Europeans viewed indigenous communities as culturally backward, attempting to escape treatment and preventative measures implemented by Western medical officials. This attitude echoes in the judgments made of local West African communities in the current Ebola outbreak. The discrimination against different cultural practices continues to inform the perception and treatment of populations during pandemics.
During the 1995 Ebola outbreak in Zaire, NOVA filmed a documentary called “Plague Fighters” that focused on the militant efforts of Western physicians working to contain the pandemic. Marginalizing the perspectives of members of the local communities most directly impacted by the disease, the film casts the WHO and physicians as white saviors tending to the Congolese population unable to save itself from its own ignorance. The documentary was sensationally narrated by actor Stacey Keach, who voiced “World’s Most Dangerous Animals” in the same year as “Plague Fighters.” Objectifying and marginalizing portrayals of the diverse cultures of continental Africa like this one both reflect and shape popular perceptions in the West, making it even more difficult for international institutions to serve as partners in addressing medical needs.
In the current Ebola outbreak, we can see that Western medical perception of traditional practices has not changed. While the current WHO guide does acknowledge cultural difference, it offers no advice for bridging the gap between Western health practices and local customs, rather viewing the traditions in the area as adversarial barriers to effective care that must be overcome. The specific guidelines on containing epidemics have already come into direct conflict with burial practices in West Africa. As in the bubonic plague outbreak in India, the WHO and other Western medical organizations continue to use the possibility that a disease will spread from a “developing” country to a “developed” one as a premise for medical intervention, while still simultaneously failing to provide the necessary tools to successfully work with communities and their beliefs.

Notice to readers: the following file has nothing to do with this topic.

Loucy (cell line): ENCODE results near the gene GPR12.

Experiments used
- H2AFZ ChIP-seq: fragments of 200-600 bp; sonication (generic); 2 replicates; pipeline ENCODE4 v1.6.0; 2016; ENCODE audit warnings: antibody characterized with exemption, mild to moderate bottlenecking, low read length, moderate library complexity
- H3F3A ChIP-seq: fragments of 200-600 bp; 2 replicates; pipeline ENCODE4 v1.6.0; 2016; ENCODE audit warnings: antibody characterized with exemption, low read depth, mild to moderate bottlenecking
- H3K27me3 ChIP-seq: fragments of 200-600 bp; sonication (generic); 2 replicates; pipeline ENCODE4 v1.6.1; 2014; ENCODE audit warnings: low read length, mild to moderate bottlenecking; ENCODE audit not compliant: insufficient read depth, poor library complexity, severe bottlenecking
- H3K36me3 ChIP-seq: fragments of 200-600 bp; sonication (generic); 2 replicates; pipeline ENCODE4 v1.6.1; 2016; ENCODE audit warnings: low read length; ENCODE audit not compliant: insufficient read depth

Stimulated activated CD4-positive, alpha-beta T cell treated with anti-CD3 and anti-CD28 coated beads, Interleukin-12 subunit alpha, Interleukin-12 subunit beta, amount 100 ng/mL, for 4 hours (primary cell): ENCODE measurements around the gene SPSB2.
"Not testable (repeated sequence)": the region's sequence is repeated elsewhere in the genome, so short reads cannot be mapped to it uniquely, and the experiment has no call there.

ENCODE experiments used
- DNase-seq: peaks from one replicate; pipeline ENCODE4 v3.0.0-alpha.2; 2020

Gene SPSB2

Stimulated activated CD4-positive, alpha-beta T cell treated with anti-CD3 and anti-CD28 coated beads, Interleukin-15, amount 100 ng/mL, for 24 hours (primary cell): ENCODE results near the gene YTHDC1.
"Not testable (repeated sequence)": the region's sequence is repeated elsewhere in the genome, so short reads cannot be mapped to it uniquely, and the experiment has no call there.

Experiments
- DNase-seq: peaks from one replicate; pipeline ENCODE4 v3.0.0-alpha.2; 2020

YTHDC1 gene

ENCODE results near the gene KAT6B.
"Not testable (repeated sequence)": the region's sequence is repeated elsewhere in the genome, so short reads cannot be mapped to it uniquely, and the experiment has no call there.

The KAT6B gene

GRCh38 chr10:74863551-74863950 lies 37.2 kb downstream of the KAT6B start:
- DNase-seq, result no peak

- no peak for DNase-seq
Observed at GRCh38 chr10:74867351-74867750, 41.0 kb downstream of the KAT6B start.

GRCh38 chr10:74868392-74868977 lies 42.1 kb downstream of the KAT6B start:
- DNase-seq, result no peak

So when we criticize local communities conceptions of disease and their reactions to international medical help, we shouldn’t think of their views as retrograde or primitive. Medicine remains deeply embedded within imperialism and colonialism and continues to perpetuate historical injustices towards geographical and racial “others.” There has been little self-reflection on the part of Westerners to acknowledge their own subjective relationship to medical practice. The policies that the WHO and Doctors Without Borders are implementing in West Africa are, after all, themselves culturally constructed practices; Western medicine imperialistically promotes itself as the rational means for treatment, even as its trivialization of other cultural and religious beliefs is born of the same limited views it ascribes to indigenous populations.
This lack of cultural sensitivity has created a tension between Western medical professionals and local communities, contributing to the mistrust and confusion in Liberia. Until institutions such as the WHO can provide constructive programs for reconciling the treatment of disease with cultural respect, until onlookers across the Western world can treat others with a greater sense of interpretive charity and understanding, there will continue to be “No Ebola in West Point.”
Kristin C. Prewitt is a medical student.